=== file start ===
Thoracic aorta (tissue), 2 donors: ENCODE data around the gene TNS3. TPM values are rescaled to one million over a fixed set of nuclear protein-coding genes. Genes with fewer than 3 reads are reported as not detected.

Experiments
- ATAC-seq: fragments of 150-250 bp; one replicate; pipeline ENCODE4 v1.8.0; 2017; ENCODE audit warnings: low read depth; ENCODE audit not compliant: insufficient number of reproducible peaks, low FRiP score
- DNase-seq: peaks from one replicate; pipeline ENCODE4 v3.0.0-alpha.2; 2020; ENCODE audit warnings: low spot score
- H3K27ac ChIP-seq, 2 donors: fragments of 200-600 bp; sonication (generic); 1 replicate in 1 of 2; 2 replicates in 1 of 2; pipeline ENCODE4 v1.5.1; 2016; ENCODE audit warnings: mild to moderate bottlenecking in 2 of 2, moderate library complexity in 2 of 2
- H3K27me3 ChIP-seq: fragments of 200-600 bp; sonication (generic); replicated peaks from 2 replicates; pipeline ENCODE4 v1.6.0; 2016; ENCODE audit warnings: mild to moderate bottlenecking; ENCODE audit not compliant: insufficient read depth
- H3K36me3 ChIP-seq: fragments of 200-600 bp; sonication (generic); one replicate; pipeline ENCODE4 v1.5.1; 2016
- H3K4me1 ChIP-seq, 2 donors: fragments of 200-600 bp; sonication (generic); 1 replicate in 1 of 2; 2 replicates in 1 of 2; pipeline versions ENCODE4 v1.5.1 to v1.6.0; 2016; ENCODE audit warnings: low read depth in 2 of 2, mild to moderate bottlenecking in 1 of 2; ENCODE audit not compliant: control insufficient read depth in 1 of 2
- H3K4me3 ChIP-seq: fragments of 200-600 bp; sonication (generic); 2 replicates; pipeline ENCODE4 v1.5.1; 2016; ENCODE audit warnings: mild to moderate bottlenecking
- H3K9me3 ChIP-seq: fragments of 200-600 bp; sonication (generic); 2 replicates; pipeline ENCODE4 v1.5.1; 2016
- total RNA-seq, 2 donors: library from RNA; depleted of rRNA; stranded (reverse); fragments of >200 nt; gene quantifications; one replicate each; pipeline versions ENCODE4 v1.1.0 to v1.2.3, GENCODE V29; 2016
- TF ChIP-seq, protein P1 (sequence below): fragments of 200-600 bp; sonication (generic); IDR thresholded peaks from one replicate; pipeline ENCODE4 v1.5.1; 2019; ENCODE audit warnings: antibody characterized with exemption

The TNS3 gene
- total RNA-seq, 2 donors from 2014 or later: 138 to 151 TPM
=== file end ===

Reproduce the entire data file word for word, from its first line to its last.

Thoracic aorta (tissue), 2 donors: ENCODE data around the gene TNS3. TPM values are rescaled to one million over a fixed set of nuclear protein-coding genes. Genes with fewer than 3 reads are reported as not detected.

Experiments
- ATAC-seq: fragments of 150-250 bp; one replicate; pipeline ENCODE4 v1.8.0; 2017; ENCODE audit warnings: low read depth; ENCODE audit not compliant: insufficient number of reproducible peaks, low FRiP score
- DNase-seq: peaks from one replicate; pipeline ENCODE4 v3.0.0-alpha.2; 2020; ENCODE audit warnings: low spot score
- H3K27ac ChIP-seq, 2 donors: fragments of 200-600 bp; sonication (generic); 1 replicate in 1 of 2; 2 replicates in 1 of 2; pipeline ENCODE4 v1.5.1; 2016; ENCODE audit warnings: mild to moderate bottlenecking in 2 of 2, moderate library complexity in 2 of 2
- H3K27me3 ChIP-seq: fragments of 200-600 bp; sonication (generic); replicated peaks from 2 replicates; pipeline ENCODE4 v1.6.0; 2016; ENCODE audit warnings: mild to moderate bottlenecking; ENCODE audit not compliant: insufficient read depth
- H3K36me3 ChIP-seq: fragments of 200-600 bp; sonication (generic); one replicate; pipeline ENCODE4 v1.5.1; 2016
- H3K4me1 ChIP-seq, 2 donors: fragments of 200-600 bp; sonication (generic); 1 replicate in 1 of 2; 2 replicates in 1 of 2; pipeline versions ENCODE4 v1.5.1 to v1.6.0; 2016; ENCODE audit warnings: low read depth in 2 of 2, mild to moderate bottlenecking in 1 of 2; ENCODE audit not compliant: control insufficient read depth in 1 of 2
- H3K4me3 ChIP-seq: fragments of 200-600 bp; sonication (generic); 2 replicates; pipeline ENCODE4 v1.5.1; 2016; ENCODE audit warnings: mild to moderate bottlenecking
- H3K9me3 ChIP-seq: fragments of 200-600 bp; sonication (generic); 2 replicates; pipeline ENCODE4 v1.5.1; 2016
- total RNA-seq, 2 donors: library from RNA; depleted of rRNA; stranded (reverse); fragments of >200 nt; gene quantifications; one replicate each; pipeline versions ENCODE4 v1.1.0 to v1.2.3, GENCODE V29; 2016
- TF ChIP-seq, protein P1 (sequence below): fragments of 200-600 bp; sonication (generic); IDR thresholded peaks from one replicate; pipeline ENCODE4 v1.5.1; 2019; ENCODE audit warnings: antibody characterized with exemption

The TNS3 gene
- total RNA-seq, 2 donors from 2014 or later: 138 to 151 TPM